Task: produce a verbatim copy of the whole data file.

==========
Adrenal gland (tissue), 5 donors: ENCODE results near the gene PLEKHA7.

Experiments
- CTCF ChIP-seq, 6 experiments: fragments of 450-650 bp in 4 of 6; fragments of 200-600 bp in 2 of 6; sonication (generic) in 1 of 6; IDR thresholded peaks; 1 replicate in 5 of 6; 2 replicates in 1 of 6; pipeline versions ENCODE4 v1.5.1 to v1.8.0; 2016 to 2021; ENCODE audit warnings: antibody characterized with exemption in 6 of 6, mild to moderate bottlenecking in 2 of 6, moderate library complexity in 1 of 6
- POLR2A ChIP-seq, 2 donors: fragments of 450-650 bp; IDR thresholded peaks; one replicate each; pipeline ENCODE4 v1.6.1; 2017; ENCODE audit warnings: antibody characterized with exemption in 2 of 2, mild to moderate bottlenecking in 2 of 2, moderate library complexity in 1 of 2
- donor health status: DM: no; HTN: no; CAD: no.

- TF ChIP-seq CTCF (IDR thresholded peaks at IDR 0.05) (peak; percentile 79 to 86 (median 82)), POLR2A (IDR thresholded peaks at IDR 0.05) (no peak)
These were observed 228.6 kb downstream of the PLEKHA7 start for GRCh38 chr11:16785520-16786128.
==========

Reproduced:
Adrenal gland (tissue), 5 donors: ENCODE results near the gene PLEKHA7.

Experiments
- CTCF ChIP-seq, 6 experiments: fragments of 450-650 bp in 4 of 6; fragments of 200-600 bp in 2 of 6; sonication (generic) in 1 of 6; IDR thresholded peaks; 1 replicate in 5 of 6; 2 replicates in 1 of 6; pipeline versions ENCODE4 v1.5.1 to v1.8.0; 2016 to 2021; ENCODE audit warnings: antibody characterized with exemption in 6 of 6, mild to moderate bottlenecking in 2 of 6, moderate library complexity in 1 of 6
- POLR2A ChIP-seq, 2 donors: fragments of 450-650 bp; IDR thresholded peaks; one replicate each; pipeline ENCODE4 v1.6.1; 2017; ENCODE audit warnings: antibody characterized with exemption in 2 of 2, mild to moderate bottlenecking in 2 of 2, moderate library complexity in 1 of 2
- donor health status: DM: no; HTN: no; CAD: no.

- TF ChIP-seq CTCF (IDR thresholded peaks at IDR 0.05) (peak; percentile 79 to 86 (median 82)), POLR2A (IDR thresholded peaks at IDR 0.05) (no peak)
These were observed 228.6 kb downstream of the PLEKHA7 start for GRCh38 chr11:16785520-16786128.